“I was always driven and knew what I wanted to do but I’m really glad I did the apprenticeship because it was one day at college and the rest of the week was working life, like real-life working earning money and building my clients. In my industry, apprenticeships are great for building yourself as the stylist you want to be. I’d definitely recommend apprenticeships.” 

‘Apprenticeships – not just for school leavers’ 

Jacob Kulig, 32, from Henleazean apprentice with a Bristol global logistics and freight company 

When university graduate Jacob was looking for a meaningful career, he turned his attention to apprenticeships. 

The 32-year-old joined Expeditors International shipping and logistics company in Avonmouth as an Apprentice Air Export Agent in 2015. 

 His Association of Accounting Technicians (AAT) Level 2 apprenticeship has seen him progress from working on operations into finance and accounting, covering areas such as billing, invoicing, quoting and pricing. This is the direction he hopes to follow in his newly-forged career.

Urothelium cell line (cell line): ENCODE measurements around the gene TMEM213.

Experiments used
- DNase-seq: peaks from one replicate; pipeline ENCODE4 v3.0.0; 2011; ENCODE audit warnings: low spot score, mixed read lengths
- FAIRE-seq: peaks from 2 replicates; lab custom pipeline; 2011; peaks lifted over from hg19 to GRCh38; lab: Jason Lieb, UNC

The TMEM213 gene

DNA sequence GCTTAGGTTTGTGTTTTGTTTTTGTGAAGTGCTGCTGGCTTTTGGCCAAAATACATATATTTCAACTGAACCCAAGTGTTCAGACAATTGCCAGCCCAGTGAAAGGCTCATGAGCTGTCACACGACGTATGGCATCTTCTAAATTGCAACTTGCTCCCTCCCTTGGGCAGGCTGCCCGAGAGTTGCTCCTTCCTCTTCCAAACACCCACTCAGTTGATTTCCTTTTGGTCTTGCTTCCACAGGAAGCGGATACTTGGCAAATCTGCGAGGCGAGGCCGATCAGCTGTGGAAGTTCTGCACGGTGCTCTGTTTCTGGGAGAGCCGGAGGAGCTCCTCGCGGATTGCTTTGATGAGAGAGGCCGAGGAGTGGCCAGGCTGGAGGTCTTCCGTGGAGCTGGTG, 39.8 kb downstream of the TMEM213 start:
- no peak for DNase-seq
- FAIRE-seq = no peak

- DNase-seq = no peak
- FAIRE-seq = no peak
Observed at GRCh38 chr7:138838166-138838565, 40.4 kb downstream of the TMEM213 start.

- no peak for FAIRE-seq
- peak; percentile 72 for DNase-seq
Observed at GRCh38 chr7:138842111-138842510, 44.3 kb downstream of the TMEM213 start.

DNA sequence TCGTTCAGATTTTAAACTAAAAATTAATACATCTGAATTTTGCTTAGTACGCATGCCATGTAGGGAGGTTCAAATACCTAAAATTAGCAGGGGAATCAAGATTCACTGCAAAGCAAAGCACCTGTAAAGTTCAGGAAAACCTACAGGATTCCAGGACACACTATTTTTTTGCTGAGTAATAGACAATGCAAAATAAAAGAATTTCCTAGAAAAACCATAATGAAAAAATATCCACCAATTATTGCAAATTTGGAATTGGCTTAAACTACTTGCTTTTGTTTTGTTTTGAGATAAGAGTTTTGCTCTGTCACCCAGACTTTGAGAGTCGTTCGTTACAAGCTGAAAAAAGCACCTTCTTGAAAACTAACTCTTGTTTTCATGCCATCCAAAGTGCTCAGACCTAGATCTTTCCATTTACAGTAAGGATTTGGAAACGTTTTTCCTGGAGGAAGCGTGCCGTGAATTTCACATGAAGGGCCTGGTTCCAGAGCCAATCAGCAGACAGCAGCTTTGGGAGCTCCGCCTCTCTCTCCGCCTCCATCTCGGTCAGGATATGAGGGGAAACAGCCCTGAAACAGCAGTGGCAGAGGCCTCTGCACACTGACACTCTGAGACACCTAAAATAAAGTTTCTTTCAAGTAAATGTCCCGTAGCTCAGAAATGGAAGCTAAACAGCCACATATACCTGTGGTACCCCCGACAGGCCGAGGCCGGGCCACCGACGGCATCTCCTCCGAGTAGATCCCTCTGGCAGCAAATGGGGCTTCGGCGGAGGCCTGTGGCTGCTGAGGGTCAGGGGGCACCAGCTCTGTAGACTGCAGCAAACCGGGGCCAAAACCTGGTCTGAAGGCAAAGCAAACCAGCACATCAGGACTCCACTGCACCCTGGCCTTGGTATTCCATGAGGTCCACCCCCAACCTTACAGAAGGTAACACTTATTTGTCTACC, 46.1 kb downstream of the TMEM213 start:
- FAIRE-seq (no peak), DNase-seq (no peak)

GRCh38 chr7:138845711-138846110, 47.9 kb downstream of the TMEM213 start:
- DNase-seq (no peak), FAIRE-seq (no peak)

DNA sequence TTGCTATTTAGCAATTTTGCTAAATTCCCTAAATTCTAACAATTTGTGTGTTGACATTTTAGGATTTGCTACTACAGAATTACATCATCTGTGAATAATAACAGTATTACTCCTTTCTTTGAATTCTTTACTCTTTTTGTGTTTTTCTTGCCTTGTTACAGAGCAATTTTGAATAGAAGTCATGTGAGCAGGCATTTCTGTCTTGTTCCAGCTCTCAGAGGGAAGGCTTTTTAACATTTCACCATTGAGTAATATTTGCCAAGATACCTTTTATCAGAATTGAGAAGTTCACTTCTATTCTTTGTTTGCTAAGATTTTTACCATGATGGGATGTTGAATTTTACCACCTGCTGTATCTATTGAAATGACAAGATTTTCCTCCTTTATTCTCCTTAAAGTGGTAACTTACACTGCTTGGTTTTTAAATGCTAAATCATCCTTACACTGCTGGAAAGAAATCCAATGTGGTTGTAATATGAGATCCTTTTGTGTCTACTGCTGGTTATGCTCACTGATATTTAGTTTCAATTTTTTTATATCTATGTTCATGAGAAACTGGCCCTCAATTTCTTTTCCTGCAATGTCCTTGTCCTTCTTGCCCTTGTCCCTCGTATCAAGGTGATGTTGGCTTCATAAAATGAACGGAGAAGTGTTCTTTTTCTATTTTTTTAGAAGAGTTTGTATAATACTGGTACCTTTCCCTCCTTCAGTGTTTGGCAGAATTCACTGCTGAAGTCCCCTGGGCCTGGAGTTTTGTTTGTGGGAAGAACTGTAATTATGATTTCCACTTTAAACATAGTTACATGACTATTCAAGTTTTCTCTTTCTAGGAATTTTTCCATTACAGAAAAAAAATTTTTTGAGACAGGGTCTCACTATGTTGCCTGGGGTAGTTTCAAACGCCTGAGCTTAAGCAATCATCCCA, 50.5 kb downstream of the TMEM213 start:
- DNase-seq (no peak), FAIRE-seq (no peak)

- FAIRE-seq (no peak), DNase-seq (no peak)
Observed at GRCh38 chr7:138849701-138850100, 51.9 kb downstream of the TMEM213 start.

“Returning to college gives me good boost of confidence,” explains Jacob, who graduated from Jagiellonian University in his home country of Poland in 2011. “That constant development is necessary for everyone. There are so many skills that may become helpful in a future career, and in life generally.  

“I am a university graduate, but some university programs are very generic or too abstract to provide a good start; whereas attending a professional course can equip you with the exact knowledge and skills which are essential for undertaking a specific job. 

“Combining work and studying is already a part of success. I am glad that I am passing exams and developing knowledge that matches with the matters dealt with at my workplace. 

“An apprenticeship will help you move from a standstill position. Even if you are already in a profession, an apprenticeship will set up you new insights and a different perspective and you will see that it was definitely worth it.”